Eng. Awaidha Murshed Al Marar delivering keynote address during the Singapore Energy Summit.
Business Bureau, Gulf Today
Awaidha Murshed Al Marar, Chairman of the Abu Dhabi Department of Energy (DoE), has outlined how Abu Dhabi’s energy transformation has dramatically changed the emirate’s energy profile over the past few years. He was delivering keynote address at the Singapore Energy Summit, held as part of Singapore International Energy Week (SIEW).
Singapore and the UAE share a lot of similarities; especially in setting an exemplary model for sustainable development, and therefore could share knowledge and benchmark against each other.”
Highlighting the UAE Capital’s capabilities in accelerating energy transition, Al Marar emphasised the commitment of the Abu Dhabi Government to enhance sustainable development of clean energy. “Abu Dhabi is committed to pioneering the paradigm shift towards renewable and clean forms of energy. This was one of the key factors in the establishment of the DoE in 2018,” he said.
Outlining Abu Dhabi’s progressive economic vision for the post oil-era, he said: “With energy use in Abu Dhabi having more than doubled over the past decade and projected to increase by 1.4 per cent each year until 2035 due to population rise and economic growth, we recognised the need to transition our energy system towards a sustainable future and to enhance energy efficiency and rationalize consumption. Our approach is outlined in the UAE Energy Strategy 2050, the country’s first unified energy strategy based on supply and demand.”
Launched in 2017, the strategy aims to increase the contribution of clean energy in the total energy mix to 50 per cent by 2050, reduce the carbon footprint of power generation by 70% and increase consumption efficiency by 40 per cent.
The DoE Chairman mentioned that Abu Dhabi remains a major oil and gas supplier to the international system, however, this has not slowed the pace of its transition to clean and renewable energy sources.
He said: “By all measures, our energy transition has been accelerated over the past few years, with key developments to promote the emirate’s nuclear and solar capacity.
“The Barakah Nuclear Plant is expected to bring 5.6 GW of clean energy to the Abu Dhabi power mix and offset more than 21 million tonnes of greenhouse emissions per year when fully operational.
“Abu Dhabi’s flagship Noor Abu Dhabi Solar PV Plant — one of the world’s largest solar PV plants at 1,177 MW installed capacity through 3.2 million solar panels –alone has delivered about 2.6 per cent of the emirate’s energy requirements. “We also introduced the Virtual Battery Plant in January 2019 - the world’s largest grid-scale advanced battery energy storage facility with 108MW Sodium Sulphur batteries with over six hours of energy storage capacity in 10 different locations in Abu Dhabi.”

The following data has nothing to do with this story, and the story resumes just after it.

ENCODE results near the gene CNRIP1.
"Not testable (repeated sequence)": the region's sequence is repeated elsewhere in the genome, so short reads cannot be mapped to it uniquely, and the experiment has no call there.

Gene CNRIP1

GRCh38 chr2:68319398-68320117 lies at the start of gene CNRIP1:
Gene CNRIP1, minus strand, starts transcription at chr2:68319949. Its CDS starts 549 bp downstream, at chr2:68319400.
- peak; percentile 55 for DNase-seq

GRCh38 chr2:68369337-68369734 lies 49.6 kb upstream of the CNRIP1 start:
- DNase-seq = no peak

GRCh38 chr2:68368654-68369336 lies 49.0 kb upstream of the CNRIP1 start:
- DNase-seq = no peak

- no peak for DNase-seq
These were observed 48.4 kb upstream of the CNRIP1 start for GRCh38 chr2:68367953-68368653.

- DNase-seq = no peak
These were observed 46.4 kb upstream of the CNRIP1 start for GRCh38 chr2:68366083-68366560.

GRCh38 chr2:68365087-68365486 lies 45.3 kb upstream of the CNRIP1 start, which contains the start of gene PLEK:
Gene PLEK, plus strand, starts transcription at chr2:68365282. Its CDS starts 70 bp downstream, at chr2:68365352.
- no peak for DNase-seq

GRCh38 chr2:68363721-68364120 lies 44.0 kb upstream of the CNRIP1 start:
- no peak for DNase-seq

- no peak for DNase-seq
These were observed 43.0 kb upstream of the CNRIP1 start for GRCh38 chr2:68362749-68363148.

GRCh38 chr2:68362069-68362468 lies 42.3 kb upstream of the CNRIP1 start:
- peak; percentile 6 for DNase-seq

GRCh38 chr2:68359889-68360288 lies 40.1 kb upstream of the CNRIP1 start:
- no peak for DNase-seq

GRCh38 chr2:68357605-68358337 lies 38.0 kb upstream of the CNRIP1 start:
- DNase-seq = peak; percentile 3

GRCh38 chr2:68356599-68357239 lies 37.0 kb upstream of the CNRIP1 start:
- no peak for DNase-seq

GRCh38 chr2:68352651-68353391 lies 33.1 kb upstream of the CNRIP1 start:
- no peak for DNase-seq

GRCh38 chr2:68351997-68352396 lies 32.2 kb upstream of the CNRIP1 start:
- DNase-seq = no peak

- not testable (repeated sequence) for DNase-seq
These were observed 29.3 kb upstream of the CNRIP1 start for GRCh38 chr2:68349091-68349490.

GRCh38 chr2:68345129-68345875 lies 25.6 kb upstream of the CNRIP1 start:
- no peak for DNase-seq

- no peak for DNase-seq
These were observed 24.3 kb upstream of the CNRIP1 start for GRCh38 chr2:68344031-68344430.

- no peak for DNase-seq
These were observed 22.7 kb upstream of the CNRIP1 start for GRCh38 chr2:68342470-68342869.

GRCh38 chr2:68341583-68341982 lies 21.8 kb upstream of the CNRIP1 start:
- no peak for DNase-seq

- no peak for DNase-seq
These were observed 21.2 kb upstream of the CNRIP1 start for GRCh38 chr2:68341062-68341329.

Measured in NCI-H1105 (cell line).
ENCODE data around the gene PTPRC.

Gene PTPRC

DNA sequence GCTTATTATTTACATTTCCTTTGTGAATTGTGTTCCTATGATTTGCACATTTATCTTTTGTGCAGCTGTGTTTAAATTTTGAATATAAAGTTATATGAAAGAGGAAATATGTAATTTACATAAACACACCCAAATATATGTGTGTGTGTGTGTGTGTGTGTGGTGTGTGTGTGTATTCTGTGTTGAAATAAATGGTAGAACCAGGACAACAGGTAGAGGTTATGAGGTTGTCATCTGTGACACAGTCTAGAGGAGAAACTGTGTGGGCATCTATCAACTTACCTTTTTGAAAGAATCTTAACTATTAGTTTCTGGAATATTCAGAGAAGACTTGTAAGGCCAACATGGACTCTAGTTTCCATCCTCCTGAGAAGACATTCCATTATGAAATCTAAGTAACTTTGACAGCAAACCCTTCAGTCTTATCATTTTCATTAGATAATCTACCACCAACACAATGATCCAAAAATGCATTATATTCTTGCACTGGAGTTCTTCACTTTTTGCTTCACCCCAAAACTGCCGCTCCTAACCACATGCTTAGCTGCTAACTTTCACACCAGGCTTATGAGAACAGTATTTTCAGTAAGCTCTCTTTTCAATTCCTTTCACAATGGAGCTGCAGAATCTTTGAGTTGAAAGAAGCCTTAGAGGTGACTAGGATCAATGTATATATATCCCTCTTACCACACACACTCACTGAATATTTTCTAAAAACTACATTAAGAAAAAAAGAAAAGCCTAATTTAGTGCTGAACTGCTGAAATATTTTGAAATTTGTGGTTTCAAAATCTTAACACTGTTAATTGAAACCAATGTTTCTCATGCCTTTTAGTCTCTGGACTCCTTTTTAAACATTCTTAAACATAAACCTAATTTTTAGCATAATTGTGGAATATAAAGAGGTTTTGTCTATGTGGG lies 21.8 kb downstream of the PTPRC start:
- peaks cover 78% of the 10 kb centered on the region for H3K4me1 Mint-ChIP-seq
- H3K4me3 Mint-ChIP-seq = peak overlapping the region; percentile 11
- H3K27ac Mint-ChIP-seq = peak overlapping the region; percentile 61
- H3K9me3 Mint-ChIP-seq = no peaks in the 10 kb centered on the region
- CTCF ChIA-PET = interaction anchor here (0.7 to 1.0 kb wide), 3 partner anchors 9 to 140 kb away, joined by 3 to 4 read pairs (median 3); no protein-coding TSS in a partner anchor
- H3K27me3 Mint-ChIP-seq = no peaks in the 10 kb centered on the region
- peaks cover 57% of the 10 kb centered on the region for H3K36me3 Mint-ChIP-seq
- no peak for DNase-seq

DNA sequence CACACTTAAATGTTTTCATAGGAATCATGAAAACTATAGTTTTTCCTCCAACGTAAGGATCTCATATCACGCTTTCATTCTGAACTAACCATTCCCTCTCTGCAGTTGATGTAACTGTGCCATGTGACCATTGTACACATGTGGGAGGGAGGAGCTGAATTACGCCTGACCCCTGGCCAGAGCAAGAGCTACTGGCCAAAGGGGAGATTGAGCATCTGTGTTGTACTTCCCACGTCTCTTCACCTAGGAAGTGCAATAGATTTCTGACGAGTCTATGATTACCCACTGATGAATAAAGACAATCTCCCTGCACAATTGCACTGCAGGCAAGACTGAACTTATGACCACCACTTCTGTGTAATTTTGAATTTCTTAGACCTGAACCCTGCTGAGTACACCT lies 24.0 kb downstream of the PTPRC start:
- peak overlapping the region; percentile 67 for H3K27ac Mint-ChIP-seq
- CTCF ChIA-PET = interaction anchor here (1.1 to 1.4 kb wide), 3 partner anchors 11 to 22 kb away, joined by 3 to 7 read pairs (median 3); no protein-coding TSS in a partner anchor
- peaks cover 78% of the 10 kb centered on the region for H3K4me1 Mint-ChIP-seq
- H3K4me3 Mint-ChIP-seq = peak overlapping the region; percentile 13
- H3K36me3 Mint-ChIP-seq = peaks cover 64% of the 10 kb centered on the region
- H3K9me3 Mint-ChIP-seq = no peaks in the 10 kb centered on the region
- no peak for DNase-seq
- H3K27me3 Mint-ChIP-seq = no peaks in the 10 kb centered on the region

Another strategic priority for Abu Dhabi is water security. The UAE Water Security Strategy 2036 aims to reduce total demand for water resources by 21 per cent, increase the reuse of treated water to 95 per cent and increase national water storage capacity up to two days.
Al Marar said: “In Abu Dhabi, we have set targets to minimize water losses to 10 per cent, reduce indoor and outdoor water use intensity to 12 per cent, and increase use of recycled water to 100 per cent by 2030.
“Just last year, Abu Dhabi unveiled a bid for a mega water desalination project at Taweela power and water complex with RO capacity of 200 million imperial gallons a day. This project would raise Abu Dhabi’s desalinated water by RO from 13 per cent in 2018 to 30 per cent in 2022.
“Also, in January 2018, Abu Dhabi completed construction of the Liwa aquifer – the world’s largest reserve of 26 Mm3 of high-quality desalinated water. This project is sufficient to store 5.6 billion gallons of water, or enough to provide 180 liters of drinking water to one million people for up to 90 days.”
Other key highlights of Abu Dhabi’s water security efforts that His Excellency mentioned were water reservoir, consumption behavioral change and water demand management. This includes the launch of Abu Dhabi Demand Side Management and Energy Consumption Rationalization Strategy 2030, which features nine core programs with a high potential to reduce water consumption by 32% and energy consumption by 22 per cent by 2030.
Al Marar said: “Improving energy efficiency will bring significant value to Abu Dhabi by reducing the need for new infrastructure, reducing natural gas and gas oil consumption and better utilising existing resources.”